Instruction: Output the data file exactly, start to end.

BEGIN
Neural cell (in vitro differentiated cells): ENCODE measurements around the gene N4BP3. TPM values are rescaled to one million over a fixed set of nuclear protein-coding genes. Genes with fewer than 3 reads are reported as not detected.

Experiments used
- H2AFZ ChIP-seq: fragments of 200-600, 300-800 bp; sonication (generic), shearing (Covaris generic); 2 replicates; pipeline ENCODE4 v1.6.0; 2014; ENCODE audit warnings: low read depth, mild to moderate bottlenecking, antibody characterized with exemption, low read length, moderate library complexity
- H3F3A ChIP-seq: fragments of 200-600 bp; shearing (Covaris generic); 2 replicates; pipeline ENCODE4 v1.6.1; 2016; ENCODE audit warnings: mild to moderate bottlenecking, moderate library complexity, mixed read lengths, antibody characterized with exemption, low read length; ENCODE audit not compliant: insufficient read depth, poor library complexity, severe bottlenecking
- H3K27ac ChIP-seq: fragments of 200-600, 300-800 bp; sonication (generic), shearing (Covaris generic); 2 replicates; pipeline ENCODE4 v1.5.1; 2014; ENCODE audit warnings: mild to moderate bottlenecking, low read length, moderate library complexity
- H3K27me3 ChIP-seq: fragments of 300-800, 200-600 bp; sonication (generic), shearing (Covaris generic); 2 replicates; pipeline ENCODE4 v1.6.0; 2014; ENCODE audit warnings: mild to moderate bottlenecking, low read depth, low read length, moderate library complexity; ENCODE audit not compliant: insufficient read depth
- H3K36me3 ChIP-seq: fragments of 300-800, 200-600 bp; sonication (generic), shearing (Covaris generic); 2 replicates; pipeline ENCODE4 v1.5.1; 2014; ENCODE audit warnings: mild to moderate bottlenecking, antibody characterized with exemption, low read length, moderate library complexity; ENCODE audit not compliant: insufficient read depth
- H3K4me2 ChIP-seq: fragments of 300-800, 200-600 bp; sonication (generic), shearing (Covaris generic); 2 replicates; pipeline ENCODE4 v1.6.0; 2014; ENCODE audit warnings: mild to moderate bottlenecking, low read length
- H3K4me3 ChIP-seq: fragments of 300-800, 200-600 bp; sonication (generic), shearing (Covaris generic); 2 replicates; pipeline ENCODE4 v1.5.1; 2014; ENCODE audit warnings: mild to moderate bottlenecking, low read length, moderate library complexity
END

Neural cell (in vitro differentiated cells): ENCODE measurements around the gene N4BP3. TPM values are rescaled to one million over a fixed set of nuclear protein-coding genes. Genes with fewer than 3 reads are reported as not detected.

Experiments used
- H2AFZ ChIP-seq: fragments of 200-600, 300-800 bp; sonication (generic), shearing (Covaris generic); 2 replicates; pipeline ENCODE4 v1.6.0; 2014; ENCODE audit warnings: low read depth, mild to moderate bottlenecking, antibody characterized with exemption, low read length, moderate library complexity
- H3F3A ChIP-seq: fragments of 200-600 bp; shearing (Covaris generic); 2 replicates; pipeline ENCODE4 v1.6.1; 2016; ENCODE audit warnings: mild to moderate bottlenecking, moderate library complexity, mixed read lengths, antibody characterized with exemption, low read length; ENCODE audit not compliant: insufficient read depth, poor library complexity, severe bottlenecking
- H3K27ac ChIP-seq: fragments of 200-600, 300-800 bp; sonication (generic), shearing (Covaris generic); 2 replicates; pipeline ENCODE4 v1.5.1; 2014; ENCODE audit warnings: mild to moderate bottlenecking, low read length, moderate library complexity
- H3K27me3 ChIP-seq: fragments of 300-800, 200-600 bp; sonication (generic), shearing (Covaris generic); 2 replicates; pipeline ENCODE4 v1.6.0; 2014; ENCODE audit warnings: mild to moderate bottlenecking, low read depth, low read length, moderate library complexity; ENCODE audit not compliant: insufficient read depth
- H3K36me3 ChIP-seq: fragments of 300-800, 200-600 bp; sonication (generic), shearing (Covaris generic); 2 replicates; pipeline ENCODE4 v1.5.1; 2014; ENCODE audit warnings: mild to moderate bottlenecking, antibody characterized with exemption, low read length, moderate library complexity; ENCODE audit not compliant: insufficient read depth
- H3K4me2 ChIP-seq: fragments of 300-800, 200-600 bp; sonication (generic), shearing (Covaris generic); 2 replicates; pipeline ENCODE4 v1.6.0; 2014; ENCODE audit warnings: mild to moderate bottlenecking, low read length
- H3K4me3 ChIP-seq: fragments of 300-800, 200-600 bp; sonication (generic), shearing (Covaris generic); 2 replicates; pipeline ENCODE4 v1.5.1; 2014; ENCODE audit warnings: mild to moderate bottlenecking, low read length, moderate library complexity